Presenting the HHR SS Panel, in which you shift your own gears.
To discuss HHR, we must first make a brief visit to Chrysler’s PT Cruiser. The PT Cruiser debuted in 2001 with retro-modern looks and a cutesy personality and was immediately popular domestically. General Motors was envious of the PT Cruiser’s sales success, but luckily for them, they’d hired its designer, Bryan Nesbitt, in 2001. A short while later, GM said “Make us a PT Cruiser too!”
And so the Chevrolet HHR debuted for the 2006 model year. Based on the same platform as the compact Cobalt, the HHR had many of the same retro characteristics and personality of the PT Cruiser. Initially, only the four-door hatchback was available, but for 2007 the Panel version joined the ranks and brought back a term long-forgotten by most: the sedan delivery. Your author has also heard it called a panel van or panel wagon. Engines available on the HHR were all of I4 configuration and from GM’s Ecotec family. A 2.0-liter turbocharged engine was the most powerful, joined by naturally aspirated 2.2- and 2.4-liter mills. Transmissions on offer were the oft-selected four-speed automatic, or a five-speed manual provided by GM or Getrag.
The Panel did not have rear seats but instead featured cargo management compartments. It did not have side airbags, and the rear cargo area was plastic instead of carpeted. Rear side doors were covered by a large plastic panel outside and were only openable remotely via dash-mounted buttons.
Initially, all Panels were LT, but trims extended to LS, and 2LT in 2008. Standard HHR trims extended to a new SS turbocharged version for the 2008 model year. The 2.0-liter engine in the SS produced 260 horses if equipped with the five-speed manual, but was turned down to 235 if an automatic was selected. GM extended the SS further in 2009 with the SS Panel. All examples used the 2.0-liter engine and forced the five-speed manual transmission upon eager race van customers.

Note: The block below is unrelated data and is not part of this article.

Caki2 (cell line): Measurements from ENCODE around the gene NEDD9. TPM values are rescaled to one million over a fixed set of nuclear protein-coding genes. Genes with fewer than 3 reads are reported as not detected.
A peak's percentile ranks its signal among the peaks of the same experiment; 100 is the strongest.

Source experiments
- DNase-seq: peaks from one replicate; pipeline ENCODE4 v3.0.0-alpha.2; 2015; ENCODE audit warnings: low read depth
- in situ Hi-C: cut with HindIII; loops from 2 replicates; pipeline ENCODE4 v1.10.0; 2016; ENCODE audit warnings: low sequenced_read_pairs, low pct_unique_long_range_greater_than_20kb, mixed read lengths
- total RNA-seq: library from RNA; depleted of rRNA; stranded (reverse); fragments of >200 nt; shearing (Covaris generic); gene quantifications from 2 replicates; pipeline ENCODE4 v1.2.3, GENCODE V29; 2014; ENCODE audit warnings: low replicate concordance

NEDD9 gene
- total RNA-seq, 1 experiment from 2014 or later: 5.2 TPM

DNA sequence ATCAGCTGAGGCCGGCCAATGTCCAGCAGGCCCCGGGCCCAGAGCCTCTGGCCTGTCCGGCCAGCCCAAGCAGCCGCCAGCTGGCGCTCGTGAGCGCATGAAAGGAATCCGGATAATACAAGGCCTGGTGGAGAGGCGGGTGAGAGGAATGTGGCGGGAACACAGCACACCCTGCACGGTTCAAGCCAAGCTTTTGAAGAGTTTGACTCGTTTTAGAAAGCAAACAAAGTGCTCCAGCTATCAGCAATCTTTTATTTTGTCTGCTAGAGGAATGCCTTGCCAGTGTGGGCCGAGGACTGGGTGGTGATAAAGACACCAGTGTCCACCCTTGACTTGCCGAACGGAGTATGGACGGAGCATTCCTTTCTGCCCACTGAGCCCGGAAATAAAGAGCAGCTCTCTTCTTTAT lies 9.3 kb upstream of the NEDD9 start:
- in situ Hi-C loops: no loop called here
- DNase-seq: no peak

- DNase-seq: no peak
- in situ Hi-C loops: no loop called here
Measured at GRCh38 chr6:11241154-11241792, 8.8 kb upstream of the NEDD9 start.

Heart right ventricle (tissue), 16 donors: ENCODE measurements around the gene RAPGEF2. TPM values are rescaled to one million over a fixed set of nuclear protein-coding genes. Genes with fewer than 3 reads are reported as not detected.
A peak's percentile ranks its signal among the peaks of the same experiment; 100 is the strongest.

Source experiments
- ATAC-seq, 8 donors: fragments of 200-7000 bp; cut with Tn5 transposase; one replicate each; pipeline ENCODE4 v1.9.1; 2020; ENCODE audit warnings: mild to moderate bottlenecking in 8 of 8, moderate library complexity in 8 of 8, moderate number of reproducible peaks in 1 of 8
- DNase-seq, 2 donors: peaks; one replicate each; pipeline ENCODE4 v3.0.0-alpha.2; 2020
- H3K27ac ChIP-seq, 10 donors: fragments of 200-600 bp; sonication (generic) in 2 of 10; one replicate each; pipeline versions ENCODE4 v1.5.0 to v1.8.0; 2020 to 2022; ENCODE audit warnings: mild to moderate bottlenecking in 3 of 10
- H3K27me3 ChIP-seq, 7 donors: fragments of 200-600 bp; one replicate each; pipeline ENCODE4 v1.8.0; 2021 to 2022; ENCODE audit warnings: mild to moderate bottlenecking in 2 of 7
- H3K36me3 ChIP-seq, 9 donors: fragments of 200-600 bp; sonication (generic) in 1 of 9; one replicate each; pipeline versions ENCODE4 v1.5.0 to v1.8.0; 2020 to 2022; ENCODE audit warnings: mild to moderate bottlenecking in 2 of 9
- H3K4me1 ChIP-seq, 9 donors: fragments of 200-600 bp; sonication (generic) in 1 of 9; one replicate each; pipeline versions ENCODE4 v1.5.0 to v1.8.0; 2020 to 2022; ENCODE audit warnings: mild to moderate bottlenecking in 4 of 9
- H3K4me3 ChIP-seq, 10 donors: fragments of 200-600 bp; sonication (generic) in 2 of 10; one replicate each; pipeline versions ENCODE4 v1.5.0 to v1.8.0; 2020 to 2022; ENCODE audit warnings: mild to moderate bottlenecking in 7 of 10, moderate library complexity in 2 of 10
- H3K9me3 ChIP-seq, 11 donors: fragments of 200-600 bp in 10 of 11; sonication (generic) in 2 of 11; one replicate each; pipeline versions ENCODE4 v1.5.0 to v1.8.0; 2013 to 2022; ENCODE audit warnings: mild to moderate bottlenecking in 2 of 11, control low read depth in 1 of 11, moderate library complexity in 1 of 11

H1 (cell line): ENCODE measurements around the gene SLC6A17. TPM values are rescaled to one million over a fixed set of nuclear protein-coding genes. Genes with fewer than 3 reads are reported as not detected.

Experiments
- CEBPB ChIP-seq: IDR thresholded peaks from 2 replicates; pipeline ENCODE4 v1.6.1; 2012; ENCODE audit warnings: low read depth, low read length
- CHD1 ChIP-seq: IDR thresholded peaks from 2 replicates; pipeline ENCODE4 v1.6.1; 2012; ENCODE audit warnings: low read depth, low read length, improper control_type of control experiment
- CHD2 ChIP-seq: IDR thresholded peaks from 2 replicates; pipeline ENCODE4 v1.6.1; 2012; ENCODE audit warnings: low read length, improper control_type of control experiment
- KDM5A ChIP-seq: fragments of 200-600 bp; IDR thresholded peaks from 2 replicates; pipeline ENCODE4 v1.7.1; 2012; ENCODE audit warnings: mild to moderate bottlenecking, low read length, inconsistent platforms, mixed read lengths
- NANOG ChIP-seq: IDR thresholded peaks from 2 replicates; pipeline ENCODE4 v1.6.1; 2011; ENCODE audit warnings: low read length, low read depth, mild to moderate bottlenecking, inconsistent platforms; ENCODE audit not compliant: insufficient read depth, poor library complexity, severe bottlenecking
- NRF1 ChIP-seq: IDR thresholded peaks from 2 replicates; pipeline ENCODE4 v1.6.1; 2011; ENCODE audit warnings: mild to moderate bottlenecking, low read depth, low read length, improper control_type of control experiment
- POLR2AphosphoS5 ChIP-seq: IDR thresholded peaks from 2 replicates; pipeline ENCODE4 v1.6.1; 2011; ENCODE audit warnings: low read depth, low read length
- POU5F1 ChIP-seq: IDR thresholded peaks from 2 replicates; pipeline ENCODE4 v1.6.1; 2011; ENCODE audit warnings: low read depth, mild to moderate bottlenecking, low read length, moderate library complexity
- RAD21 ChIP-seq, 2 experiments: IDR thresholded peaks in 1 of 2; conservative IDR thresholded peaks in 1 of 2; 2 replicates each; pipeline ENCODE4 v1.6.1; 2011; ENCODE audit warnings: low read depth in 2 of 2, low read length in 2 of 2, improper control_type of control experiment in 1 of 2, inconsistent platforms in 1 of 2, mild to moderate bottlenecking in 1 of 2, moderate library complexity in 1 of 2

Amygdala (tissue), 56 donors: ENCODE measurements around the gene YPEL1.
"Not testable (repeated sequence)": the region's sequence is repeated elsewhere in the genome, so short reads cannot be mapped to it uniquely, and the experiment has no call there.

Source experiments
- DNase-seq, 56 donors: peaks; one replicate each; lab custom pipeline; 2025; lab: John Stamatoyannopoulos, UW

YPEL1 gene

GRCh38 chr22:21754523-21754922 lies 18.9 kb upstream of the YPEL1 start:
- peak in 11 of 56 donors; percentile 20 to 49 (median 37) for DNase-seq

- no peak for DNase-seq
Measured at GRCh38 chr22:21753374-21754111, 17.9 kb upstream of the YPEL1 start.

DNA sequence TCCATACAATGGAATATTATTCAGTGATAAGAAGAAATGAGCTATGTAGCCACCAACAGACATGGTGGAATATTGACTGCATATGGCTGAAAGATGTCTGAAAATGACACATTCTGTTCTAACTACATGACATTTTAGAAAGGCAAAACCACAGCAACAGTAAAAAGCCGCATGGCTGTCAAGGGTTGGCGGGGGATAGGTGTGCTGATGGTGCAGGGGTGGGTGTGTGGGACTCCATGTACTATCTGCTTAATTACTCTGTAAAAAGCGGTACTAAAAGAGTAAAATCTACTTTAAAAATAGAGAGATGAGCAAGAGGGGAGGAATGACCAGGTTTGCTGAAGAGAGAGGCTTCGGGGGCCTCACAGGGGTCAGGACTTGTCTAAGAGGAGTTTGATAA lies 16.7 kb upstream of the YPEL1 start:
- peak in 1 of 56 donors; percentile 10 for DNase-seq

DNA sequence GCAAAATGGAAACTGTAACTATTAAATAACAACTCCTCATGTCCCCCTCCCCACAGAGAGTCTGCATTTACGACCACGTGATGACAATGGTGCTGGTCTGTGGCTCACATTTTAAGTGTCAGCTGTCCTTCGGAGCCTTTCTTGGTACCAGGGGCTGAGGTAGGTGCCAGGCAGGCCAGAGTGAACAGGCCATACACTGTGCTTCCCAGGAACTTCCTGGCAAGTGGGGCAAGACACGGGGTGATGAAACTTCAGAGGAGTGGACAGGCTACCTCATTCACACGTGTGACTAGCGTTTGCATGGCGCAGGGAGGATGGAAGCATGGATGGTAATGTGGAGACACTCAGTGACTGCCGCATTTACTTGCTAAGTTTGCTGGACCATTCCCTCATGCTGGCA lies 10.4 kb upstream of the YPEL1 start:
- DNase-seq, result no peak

SS versions used a different performance suspension to standard HHRs and were visually distinguished by a sportier front fascia, ground effects along the sides, a rear spoiler, and a boost gauge in the a-pillar. Wheels were also unique to the SS. The HHR SS Panel was sold for only one year, as it was canceled after 2009 along with the regular SS. The group responsible for the SS’ design, GM Performance Division, was shut down in 2010 as GM went through its bankruptcy. HHR lived on through 2011 before it was canceled without replacement.
Today’s HHR SS Panel has traveled 146,000 miles in its 12 years of life. In excellent condition, it asks an optimistic $9,950 in Seattle.